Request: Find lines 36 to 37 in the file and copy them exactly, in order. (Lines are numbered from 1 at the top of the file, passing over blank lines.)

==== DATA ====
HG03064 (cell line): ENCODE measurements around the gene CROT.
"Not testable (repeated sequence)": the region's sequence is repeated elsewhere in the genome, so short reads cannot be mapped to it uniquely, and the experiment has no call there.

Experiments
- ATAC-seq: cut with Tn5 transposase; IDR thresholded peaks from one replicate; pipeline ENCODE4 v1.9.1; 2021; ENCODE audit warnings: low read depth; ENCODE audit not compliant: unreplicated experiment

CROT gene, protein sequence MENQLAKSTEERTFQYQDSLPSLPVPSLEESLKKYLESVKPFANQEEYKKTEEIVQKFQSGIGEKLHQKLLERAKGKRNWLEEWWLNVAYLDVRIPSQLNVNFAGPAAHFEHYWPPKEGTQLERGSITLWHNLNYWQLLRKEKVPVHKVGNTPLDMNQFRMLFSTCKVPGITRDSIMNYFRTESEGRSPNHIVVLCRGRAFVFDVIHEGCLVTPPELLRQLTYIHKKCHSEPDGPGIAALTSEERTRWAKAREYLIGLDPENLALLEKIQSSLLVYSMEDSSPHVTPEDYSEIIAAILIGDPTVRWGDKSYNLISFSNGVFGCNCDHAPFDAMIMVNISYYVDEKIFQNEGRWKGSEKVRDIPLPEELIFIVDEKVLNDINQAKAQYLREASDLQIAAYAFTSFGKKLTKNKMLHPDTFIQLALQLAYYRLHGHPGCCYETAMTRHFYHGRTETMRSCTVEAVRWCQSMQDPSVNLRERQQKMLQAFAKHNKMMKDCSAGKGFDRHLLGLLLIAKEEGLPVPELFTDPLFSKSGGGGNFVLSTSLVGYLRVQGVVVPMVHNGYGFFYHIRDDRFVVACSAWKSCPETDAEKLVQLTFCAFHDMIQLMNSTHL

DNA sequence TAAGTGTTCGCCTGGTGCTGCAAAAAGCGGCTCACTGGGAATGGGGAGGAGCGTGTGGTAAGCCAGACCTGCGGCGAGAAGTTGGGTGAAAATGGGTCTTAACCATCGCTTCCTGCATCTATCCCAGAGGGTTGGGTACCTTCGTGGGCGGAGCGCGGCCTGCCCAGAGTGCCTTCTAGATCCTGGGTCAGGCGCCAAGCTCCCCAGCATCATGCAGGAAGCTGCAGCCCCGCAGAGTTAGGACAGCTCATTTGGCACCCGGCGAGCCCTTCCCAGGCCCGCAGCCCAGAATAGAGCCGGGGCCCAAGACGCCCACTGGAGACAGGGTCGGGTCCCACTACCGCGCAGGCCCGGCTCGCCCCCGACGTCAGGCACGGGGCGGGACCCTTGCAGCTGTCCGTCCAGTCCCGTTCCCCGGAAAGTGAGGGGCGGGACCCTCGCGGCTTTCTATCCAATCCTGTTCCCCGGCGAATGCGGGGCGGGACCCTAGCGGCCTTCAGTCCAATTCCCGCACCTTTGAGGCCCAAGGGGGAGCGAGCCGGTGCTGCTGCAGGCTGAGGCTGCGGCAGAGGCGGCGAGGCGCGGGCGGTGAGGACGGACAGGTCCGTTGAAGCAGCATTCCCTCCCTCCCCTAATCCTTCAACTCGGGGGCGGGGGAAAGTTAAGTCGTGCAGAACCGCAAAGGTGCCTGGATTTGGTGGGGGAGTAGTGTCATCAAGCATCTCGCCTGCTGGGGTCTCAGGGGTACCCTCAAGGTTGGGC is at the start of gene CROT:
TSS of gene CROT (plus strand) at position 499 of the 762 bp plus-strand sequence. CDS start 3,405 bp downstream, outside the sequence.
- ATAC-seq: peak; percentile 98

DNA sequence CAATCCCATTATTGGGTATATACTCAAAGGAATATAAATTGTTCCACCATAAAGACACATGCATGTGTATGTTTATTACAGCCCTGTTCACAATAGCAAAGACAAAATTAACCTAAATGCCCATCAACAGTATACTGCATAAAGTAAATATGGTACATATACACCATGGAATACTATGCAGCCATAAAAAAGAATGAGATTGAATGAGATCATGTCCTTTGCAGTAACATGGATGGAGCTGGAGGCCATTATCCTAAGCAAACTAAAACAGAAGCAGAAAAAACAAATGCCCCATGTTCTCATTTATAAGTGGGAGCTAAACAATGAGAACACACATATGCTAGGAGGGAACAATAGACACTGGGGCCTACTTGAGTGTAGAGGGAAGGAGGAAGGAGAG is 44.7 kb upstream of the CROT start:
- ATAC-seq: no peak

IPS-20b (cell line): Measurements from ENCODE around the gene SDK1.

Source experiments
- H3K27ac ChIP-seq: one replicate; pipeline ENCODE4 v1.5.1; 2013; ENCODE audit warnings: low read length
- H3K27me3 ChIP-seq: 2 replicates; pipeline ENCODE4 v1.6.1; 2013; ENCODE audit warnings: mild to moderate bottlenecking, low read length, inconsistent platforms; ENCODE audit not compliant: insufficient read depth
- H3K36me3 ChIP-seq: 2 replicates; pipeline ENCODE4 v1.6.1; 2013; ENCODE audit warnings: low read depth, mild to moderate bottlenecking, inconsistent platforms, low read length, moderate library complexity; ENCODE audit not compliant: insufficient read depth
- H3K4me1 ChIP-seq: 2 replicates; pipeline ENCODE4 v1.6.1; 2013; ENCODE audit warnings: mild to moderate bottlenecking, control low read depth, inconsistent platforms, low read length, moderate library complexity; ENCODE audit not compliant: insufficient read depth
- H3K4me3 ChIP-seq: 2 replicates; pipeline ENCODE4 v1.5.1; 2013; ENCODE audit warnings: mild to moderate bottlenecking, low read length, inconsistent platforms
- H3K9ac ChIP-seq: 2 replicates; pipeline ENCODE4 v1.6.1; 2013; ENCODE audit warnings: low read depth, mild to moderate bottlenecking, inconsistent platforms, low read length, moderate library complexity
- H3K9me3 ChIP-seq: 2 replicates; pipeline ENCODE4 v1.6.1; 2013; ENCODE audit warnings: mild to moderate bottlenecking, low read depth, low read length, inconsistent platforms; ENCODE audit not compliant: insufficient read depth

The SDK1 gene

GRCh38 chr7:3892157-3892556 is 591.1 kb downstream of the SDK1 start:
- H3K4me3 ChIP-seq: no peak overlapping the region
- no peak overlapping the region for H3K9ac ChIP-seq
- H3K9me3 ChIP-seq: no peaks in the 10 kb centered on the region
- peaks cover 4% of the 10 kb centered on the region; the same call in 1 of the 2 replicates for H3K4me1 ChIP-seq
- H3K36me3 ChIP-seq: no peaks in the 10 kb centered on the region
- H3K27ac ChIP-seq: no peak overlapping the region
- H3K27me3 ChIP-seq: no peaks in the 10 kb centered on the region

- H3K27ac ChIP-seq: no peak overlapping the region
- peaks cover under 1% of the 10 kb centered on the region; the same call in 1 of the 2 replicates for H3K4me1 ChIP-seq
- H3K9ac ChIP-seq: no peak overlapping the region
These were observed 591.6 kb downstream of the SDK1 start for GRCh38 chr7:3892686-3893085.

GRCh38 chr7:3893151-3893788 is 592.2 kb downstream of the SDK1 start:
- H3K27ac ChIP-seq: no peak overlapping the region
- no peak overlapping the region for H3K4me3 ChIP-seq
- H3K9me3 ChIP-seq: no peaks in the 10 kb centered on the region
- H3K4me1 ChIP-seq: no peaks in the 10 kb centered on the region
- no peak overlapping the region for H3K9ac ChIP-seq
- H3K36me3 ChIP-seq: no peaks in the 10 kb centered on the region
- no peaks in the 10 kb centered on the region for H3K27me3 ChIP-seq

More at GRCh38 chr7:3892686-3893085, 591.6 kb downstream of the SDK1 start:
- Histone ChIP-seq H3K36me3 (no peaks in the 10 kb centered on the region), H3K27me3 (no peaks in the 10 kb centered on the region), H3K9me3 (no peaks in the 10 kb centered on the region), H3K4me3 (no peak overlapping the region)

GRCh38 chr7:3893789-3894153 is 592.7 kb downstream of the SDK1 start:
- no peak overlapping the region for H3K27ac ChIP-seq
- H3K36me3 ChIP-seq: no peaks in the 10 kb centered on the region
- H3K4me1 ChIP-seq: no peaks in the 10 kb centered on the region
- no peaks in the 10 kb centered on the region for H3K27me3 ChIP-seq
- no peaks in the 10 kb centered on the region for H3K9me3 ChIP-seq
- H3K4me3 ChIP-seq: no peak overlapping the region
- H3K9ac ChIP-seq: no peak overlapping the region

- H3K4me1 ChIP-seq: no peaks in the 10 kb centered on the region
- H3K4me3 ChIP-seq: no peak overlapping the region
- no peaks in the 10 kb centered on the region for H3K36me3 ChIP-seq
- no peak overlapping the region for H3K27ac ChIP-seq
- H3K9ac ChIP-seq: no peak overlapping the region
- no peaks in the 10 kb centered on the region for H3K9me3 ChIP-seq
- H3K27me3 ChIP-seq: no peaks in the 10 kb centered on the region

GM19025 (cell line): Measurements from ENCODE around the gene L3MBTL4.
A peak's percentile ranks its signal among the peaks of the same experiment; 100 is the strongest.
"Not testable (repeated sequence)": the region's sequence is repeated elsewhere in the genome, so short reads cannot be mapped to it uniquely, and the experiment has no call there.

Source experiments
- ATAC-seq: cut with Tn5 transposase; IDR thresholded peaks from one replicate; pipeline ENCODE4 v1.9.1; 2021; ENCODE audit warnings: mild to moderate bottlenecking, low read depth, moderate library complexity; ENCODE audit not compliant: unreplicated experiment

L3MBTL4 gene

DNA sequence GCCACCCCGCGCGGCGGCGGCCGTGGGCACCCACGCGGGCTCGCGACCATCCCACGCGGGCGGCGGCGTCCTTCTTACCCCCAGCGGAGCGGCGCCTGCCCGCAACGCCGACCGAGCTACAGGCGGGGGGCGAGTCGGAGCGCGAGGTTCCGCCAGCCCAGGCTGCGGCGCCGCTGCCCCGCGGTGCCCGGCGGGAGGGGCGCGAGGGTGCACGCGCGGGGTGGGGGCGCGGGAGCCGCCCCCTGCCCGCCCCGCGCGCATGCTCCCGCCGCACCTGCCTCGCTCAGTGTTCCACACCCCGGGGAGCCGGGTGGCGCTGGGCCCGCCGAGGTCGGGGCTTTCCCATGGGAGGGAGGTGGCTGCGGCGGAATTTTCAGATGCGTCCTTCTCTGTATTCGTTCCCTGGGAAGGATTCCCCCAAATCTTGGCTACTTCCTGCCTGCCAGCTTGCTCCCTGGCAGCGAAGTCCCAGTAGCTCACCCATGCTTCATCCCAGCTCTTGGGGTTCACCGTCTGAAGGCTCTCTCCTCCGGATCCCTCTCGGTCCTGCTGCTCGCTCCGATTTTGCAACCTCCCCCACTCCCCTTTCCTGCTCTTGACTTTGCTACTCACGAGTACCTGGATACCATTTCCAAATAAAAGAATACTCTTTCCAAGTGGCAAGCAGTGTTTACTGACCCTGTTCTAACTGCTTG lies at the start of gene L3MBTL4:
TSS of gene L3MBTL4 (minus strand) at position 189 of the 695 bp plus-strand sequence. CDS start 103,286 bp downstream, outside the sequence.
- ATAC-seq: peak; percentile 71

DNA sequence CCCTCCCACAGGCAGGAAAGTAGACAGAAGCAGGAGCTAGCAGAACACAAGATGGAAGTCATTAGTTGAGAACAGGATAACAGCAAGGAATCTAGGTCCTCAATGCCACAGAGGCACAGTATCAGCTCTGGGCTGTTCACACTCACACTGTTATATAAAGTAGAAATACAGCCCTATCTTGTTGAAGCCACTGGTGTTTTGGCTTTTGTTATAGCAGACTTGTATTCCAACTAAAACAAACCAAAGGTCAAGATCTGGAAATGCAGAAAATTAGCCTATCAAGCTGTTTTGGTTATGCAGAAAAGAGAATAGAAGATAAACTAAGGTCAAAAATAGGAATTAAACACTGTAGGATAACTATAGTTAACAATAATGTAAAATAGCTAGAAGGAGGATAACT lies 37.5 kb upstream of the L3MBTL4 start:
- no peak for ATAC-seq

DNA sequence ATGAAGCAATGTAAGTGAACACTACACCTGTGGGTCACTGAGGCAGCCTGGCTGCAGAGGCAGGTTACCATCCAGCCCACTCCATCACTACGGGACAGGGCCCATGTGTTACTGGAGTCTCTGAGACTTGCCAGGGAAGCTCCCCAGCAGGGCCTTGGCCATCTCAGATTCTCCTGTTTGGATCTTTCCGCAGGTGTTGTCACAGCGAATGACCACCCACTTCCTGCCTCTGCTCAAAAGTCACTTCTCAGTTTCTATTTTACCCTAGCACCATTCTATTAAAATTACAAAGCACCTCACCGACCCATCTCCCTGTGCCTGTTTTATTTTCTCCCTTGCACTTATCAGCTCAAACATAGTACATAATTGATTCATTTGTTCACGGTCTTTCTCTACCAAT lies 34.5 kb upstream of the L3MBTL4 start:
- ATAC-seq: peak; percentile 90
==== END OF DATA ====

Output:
- H3K9me3 ChIP-seq: no peaks in the 10 kb centered on the region
- H3K4me1 ChIP-seq: no peaks in the 10 kb centered on the region